The idea behind the OVDP is that a taxpayer who the IRS doesn’t know about who has (for example) secreted away funds in a foreign bank account (or accounts) overseas comes clean. He files amended tax returns, FBARs, pays a fine but does not face criminal prosecution. As Ms. Novack notes, the way it normally works is that a tax attorney will send a name and social security number to the IRS; the IRS will tell the attorney to go ahead or not to. The client (through the attorney) sends the IRS a detailed questionnaire; the IRS then sends a formal letter approving entry into the program.
All should go smoothly then, right?
Well, apparently not so for certain individuals who used Bank Leumi. The IRS has apparently sent rescission letters to some individuals who used Bank Leumi for hiding their funds. A tax attorney who I’ve met and highly respect, Robert McKenzie, is quoted in the piece, “I’m upset that I gave advice, relying on the government letter, only to find I couldn’t rely on my government to do it properly.’’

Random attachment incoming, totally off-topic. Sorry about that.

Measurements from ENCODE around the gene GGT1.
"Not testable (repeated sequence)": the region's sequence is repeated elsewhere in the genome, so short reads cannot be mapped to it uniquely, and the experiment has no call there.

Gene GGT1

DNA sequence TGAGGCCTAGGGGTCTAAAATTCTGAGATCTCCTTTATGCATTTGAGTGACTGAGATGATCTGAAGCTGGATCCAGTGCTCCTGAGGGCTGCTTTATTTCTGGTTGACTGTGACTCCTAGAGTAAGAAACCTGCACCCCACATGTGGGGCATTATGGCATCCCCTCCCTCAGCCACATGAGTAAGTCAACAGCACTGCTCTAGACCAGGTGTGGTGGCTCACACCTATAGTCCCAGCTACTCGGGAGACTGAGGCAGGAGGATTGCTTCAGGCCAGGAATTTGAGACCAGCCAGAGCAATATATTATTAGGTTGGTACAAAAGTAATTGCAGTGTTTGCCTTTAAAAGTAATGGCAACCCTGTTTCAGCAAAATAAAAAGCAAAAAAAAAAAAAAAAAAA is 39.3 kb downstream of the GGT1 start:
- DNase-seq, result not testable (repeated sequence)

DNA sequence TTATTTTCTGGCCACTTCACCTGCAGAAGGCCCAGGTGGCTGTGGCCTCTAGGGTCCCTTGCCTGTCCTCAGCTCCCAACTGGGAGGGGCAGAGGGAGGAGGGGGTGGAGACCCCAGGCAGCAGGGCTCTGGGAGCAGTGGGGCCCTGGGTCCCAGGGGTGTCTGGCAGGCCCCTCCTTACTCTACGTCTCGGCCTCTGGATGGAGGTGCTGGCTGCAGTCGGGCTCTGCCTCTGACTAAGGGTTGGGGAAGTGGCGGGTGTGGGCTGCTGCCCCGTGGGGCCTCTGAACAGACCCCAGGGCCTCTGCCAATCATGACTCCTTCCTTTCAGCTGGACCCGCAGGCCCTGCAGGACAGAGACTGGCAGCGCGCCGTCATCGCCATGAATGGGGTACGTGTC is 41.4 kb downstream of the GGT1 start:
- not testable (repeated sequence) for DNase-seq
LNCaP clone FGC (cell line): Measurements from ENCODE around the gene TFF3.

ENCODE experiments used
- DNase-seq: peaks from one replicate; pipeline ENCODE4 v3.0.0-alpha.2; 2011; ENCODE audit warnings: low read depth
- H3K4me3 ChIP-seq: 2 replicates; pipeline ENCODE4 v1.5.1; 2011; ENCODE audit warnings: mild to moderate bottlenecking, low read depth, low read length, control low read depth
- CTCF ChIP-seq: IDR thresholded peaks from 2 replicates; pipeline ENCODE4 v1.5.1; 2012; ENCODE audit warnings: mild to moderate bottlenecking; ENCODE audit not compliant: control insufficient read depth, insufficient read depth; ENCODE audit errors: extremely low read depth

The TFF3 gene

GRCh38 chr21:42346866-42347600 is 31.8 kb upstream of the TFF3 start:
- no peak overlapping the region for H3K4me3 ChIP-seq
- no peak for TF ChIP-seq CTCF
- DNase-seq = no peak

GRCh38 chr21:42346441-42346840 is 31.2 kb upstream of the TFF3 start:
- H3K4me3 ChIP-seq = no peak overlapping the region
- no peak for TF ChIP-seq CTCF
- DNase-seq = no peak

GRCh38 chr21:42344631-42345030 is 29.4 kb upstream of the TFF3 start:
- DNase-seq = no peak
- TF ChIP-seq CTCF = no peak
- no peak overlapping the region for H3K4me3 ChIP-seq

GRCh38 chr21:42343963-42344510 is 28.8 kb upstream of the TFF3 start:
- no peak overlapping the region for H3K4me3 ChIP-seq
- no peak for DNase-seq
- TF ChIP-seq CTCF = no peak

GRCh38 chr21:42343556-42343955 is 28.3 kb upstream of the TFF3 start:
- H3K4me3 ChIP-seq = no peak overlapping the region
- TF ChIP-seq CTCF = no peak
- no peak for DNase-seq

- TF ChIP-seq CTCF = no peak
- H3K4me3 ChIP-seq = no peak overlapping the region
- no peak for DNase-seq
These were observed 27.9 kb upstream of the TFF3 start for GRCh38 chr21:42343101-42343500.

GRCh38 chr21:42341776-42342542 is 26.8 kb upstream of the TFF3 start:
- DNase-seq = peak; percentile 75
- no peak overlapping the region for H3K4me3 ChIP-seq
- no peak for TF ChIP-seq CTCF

I suspect there will be significant legal ramifications from this. Consider if you are one of those individuals, and you are subsequently a subject of a criminal prosecution. I’m certain an argument will be made that the IRS cannot rescind the acceptance; that constitutes some form of “double jeopardy.” I’m not an attorney, so once again I’m sailing into waters I should avoid (well, I’m definitely not giving legal advice here). At minimum, how many tax attorneys are going to trust the IRS the next time?
When I see Mr. McKenzie later this year (he’s usually an instructor at a continuing education seminar I take), I’ll ask him about this. I suspect the words I hear will be the ones he uses to excoriate White Sox fans.